Principals and administrators who lead, communicate and support.
When I started teaching, I had a question about the appropriateness of a play I wanted to direct with my students. I went to my principal and asked her advice. She replied, "You're the drama teacher; you know better than I do whether it is the right play to produce or not."
I did the play, and it went wonderfully.
A few years later, in another school, I had a problem with fellow faculty member. I went to my principal and asked her to help solve the problem. She rolled her eyes, then looked directly into mine.
"Have you discussed this with her?"
"Well, no ..."
"Look, you need to try to solve the problem on your own before coming to me."
I talked to the teacher, and the issue was solved in less than three minutes. I'd made a lot of fuss in my mind about nothing.
I've also had the opposite situations in my career.
One principal told a math teacher to record higher math scores for the black students because, "That's just the way it needs to look."
That teacher graded the kids as he saw fit and transferred out of the building.
I taught in a writing program where I was told, "Don't give them all A's but make sure to give all of them good grades. That's just how it is these days. And by the way, don't tell anyone we said this to you."
I graded them as I saw fit, meaning that some students didn't do very well, and I was never asked to teach in that program again.
I've been teaching for 37 years, and I know I'm going to be retiring in the near future. In all this time, I've worked for at least 14 principals. Of these individuals, five have been outstanding, and seven have been simply awful.
The others were good managers, but I wouldn't call them leaders. To me, the quality of the principal and the administrative team of the school is what establishes the quality of the teaching and learning within each building.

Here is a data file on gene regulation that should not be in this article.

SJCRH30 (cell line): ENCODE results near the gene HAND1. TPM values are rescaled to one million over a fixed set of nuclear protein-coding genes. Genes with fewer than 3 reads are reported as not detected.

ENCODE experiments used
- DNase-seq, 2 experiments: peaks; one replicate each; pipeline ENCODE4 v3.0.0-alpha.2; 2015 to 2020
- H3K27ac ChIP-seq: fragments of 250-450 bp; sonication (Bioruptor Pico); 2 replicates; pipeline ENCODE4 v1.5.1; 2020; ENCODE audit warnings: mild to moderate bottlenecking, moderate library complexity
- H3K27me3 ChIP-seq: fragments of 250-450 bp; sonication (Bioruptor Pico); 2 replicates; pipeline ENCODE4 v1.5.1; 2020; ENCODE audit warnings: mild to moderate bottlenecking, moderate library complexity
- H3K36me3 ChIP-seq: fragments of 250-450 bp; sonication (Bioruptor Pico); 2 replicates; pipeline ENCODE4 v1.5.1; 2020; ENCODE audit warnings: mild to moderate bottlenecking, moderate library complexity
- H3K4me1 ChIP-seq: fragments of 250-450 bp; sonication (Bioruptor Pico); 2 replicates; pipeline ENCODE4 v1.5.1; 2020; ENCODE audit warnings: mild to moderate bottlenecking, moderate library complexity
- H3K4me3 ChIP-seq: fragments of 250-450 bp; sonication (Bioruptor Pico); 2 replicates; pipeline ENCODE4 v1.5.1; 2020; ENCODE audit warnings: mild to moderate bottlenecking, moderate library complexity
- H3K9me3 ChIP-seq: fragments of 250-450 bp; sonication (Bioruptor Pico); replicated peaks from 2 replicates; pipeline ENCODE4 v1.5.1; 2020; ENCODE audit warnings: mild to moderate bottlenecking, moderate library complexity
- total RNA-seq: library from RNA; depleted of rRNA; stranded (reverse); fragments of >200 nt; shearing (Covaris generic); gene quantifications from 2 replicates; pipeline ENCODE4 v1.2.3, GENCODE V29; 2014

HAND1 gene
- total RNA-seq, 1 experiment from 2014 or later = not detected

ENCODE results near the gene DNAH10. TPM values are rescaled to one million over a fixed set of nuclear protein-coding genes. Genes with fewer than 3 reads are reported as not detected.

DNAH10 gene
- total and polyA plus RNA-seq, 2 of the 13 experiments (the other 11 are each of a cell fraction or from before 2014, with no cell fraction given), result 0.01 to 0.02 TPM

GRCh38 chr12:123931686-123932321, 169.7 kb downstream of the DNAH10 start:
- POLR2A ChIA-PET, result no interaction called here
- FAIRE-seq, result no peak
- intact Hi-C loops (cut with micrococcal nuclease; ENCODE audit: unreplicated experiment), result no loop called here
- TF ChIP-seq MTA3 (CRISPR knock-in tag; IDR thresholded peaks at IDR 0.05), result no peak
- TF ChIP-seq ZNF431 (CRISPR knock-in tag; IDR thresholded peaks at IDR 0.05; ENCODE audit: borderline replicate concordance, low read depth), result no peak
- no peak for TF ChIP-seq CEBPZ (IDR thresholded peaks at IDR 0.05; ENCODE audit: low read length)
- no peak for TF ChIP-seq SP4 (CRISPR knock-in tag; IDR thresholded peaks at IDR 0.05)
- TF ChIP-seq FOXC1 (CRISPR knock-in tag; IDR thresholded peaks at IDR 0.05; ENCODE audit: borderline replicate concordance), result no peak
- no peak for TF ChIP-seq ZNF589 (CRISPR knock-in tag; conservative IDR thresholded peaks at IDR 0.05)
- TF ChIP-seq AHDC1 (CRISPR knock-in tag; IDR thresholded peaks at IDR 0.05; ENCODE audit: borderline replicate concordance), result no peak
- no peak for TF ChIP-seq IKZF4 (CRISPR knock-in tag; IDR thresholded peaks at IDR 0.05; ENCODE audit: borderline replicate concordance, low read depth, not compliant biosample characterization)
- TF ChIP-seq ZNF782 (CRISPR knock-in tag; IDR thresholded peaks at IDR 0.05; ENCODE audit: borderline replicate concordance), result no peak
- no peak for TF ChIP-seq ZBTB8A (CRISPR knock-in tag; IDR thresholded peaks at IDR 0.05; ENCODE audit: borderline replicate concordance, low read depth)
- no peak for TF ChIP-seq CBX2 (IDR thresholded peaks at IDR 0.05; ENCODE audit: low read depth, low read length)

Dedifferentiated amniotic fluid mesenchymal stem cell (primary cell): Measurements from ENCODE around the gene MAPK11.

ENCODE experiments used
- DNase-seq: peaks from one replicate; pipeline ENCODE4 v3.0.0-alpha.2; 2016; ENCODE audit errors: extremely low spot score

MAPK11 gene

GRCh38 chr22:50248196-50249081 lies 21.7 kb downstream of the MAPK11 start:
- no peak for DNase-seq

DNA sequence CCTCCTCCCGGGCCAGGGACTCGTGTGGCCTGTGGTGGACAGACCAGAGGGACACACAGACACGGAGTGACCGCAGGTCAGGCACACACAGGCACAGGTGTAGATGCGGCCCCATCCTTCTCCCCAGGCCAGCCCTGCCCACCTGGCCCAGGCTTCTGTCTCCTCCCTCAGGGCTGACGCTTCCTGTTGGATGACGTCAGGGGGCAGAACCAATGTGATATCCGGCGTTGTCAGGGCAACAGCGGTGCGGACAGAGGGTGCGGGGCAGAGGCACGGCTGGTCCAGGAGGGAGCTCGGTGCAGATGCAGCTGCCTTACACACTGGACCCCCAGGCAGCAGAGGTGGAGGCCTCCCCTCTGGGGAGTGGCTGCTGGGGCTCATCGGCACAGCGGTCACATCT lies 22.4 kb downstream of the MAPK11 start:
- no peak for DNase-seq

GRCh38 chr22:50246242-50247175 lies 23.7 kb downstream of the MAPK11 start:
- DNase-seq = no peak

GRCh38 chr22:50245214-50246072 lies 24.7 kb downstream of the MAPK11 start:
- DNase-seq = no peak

The current political witch hunt concerning seniority and teachers is looking at the whole problem from a far too simplistic and elementary angle. If we want good teachers, we need to make certain they are working with and for people who know how to lead, how to encourage creativity and how to judge performance.
This is not a union problem or a case of letting people ride out their careers until their pension kicks in. This is a problem of school systems allowing poor leadership to create environments of fear, limited thinking and poor communication. I've been in enough school situations to know what I'm talking about.
Those schools with lazy, indifferent and ineffective teachers are those schools where the principals see themselves as the center of the building. They feel they must control everything, make every decision, and silence anyone who may have a different point of view.
Schools that are effective have principals who see their role as that of a support position. They talk to teachers. They find out what teachers need and help them find tools for effective work. Their doors are open to discussions, contrary opinions and debate.
At the same time, effective principals know how to remove ineffective teachers, and they do it quickly. I've seen too many principals keep poor teachers because they can control them. There are ways to remove bad teachers, and good principals know how to do this.
Effective principals and administrators do not fear teachers or see them as the enemy or as employees. They see them as colleagues and as the champions of the school.
The problem isn't seniority in our schools. The problem is effective, open leadership, as opposed to closed, ego-driven leadership. Teachers have to deal with an amazing amount of issues. Young teachers can quickly become confused and lost in a school. Having effective and generous older and more experienced teachers there to help them with their work is essential.
Would administrators release teachers because of their cost? Some would not, but many would in a heartbeat.
If we want effective schools, we need effective teachers, but we will not get them through thoughtless legislation. We will get them through trust and dialogue. To change the current system is misguided.
Michael Kennedy is an English teacher at Southwest High School in Minneapolis.
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